Lagniappe (la ·gniappe) noun ‘lan-ˌyap,’ — 1. An extra or unexpected gift or benefit. 2. Something given or obtained as a gratuity or bonus.
Kevin Morby’s week-long tour of the west coast with Jessica Pratt begins today, followed by an east coast tour in early March. Before he hit the road, Morby recorded three covers for the Lagniappe Sessions at his home in Mount Washington: Dylan, Silver Jews and a re-imagining / taming of The Germs’ “Caught In My Eye”. Morby, in his own words, below. . .
Kevin Morby :: Caught In My Eye (The Germs)
About 6 or so years ago, one of my best friends (Johnny) told me it would be his dream come true for someone to reinterpret the Germs song “Caught In My Eye” onto acoustic guitar and try to make something pretty out of it. For some reason, at some point last year, I was taking a shower and suddenly remembered him saying that all those year ago, got out of the shower, looked up the lyrics, recorded it too a riff I had lying around and sent it to him. And wouldn’t y’know it? It was his birthday that day! I hadn’t even a clue. It was in the cosmos, I suppose. This song reads amazingly and I think that’s why Johnny wanted it reinterpreted – to highlight the poetry that is Darby Crash’s lyrics. Johnny, happy birthday forever.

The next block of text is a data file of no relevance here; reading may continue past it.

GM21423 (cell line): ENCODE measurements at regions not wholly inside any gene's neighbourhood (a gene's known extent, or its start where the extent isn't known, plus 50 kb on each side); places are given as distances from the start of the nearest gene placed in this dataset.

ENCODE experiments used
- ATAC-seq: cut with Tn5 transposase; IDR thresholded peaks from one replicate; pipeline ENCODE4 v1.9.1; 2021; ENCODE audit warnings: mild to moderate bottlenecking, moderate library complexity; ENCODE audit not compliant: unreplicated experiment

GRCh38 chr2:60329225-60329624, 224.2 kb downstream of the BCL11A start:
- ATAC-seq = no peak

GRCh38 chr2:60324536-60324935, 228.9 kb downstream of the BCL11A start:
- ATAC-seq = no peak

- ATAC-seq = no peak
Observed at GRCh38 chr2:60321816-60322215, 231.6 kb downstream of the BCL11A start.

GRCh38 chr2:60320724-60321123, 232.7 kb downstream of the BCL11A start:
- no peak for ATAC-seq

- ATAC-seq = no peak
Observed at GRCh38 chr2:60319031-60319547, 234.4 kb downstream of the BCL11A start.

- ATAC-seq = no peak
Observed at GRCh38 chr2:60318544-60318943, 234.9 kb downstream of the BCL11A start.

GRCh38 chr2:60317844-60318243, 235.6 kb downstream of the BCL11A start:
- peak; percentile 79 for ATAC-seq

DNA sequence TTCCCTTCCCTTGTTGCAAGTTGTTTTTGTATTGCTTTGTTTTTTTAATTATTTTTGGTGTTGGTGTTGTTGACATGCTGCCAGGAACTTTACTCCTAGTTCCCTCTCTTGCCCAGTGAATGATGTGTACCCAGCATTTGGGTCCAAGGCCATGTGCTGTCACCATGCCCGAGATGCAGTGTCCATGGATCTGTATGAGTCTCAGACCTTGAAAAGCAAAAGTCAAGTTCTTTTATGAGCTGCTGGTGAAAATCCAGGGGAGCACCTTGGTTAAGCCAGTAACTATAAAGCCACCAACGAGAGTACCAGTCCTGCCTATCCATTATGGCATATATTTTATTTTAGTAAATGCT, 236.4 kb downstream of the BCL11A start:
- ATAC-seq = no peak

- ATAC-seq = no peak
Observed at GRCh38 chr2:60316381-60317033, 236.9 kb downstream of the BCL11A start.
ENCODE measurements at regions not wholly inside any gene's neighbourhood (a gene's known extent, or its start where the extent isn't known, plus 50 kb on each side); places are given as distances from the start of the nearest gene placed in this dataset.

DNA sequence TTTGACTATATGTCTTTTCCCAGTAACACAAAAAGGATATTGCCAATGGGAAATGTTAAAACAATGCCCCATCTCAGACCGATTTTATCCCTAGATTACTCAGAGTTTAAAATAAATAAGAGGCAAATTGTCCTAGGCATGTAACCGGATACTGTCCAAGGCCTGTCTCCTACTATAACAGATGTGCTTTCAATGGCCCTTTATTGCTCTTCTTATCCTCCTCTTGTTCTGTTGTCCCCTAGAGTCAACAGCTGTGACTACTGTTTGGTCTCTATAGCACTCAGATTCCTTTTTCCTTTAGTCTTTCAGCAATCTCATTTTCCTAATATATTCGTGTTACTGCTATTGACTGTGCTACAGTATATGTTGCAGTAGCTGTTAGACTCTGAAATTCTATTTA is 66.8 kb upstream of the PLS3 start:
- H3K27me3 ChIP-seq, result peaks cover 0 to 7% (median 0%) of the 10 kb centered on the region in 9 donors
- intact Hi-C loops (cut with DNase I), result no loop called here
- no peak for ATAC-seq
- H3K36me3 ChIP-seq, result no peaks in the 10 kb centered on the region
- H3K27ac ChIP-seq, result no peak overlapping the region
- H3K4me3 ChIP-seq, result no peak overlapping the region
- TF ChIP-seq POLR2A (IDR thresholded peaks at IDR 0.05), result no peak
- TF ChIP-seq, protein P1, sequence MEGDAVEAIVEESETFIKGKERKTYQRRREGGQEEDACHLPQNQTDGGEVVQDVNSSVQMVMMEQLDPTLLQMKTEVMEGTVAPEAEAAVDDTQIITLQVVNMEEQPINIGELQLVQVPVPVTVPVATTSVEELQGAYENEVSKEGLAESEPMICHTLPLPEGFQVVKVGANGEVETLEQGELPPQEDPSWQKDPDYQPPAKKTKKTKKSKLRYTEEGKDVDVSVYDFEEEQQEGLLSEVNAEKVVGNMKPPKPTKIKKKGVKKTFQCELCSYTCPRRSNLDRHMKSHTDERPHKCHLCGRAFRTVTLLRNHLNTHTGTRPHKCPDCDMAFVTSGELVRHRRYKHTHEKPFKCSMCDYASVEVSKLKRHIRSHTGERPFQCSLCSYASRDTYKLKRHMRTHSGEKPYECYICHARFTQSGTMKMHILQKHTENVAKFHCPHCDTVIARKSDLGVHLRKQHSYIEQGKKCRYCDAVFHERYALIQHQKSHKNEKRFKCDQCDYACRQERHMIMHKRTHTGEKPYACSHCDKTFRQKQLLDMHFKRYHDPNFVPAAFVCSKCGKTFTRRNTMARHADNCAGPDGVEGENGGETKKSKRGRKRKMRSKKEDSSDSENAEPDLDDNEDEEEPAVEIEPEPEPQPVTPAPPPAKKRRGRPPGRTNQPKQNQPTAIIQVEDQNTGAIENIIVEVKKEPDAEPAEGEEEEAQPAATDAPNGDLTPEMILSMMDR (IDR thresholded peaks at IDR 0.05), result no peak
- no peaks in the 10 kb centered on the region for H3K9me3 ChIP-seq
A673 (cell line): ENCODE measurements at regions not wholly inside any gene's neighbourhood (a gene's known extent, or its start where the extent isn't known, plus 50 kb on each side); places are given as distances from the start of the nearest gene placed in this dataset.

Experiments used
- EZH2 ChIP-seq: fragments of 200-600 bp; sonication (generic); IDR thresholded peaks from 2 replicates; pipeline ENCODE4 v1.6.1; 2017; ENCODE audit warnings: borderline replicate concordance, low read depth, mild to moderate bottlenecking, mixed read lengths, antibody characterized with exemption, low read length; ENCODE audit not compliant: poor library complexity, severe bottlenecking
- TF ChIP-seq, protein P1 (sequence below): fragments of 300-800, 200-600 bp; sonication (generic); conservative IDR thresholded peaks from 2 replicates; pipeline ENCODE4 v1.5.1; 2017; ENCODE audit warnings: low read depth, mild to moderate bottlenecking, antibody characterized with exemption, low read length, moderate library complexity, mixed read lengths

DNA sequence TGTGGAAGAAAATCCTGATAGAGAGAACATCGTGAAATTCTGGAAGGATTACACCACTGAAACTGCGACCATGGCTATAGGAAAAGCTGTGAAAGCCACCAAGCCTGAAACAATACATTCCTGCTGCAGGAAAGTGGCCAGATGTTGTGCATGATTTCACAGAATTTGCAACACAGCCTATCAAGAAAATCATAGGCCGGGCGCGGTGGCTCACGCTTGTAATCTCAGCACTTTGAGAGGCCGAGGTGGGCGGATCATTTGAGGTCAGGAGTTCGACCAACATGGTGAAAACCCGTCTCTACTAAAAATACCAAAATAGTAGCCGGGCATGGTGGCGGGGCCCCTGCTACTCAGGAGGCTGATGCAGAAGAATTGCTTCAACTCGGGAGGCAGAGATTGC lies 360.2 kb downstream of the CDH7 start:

We all know that “Random Rules” is one of the best songs off one of the best albums of all time. It’s a song that’s so simple it’s hard to tell exactly what is even so good about it – what makes it rise so far above other songs in the Silver Jews catalog. You put this record on and it just comes out swinging. That opening line “In 1984, I was hospitalized while approaching perfection”. Jesus. This is the first album that I ever got on vinyl (along with Bikini Kills Pussy Whipped), and it’s really stood the test of time with me. It’s one of my desert island records for sure, but even more so, this is one of my desert island songs. It’s a song I used to cover when I’d play solo shows in Kansas City at age 16, and it’s a song that most every time I try out a new guitar or am idly strumming one, I end up playing this chord progression without even thinking about it. I’m singing from memory here, I didn’t look up any lyrics, so there’s probably a few mistakes, but as far as I’m concerned this song is a folk song that can take whatever shape it wants. And like all great folk songs do, it will live on forever because the people will carry it. There are few songs I enjoy more than this one. Maybe only two. Think of it like this: If I was on death row, and had to pick a last song rather than a last meal, this would be the appetizer.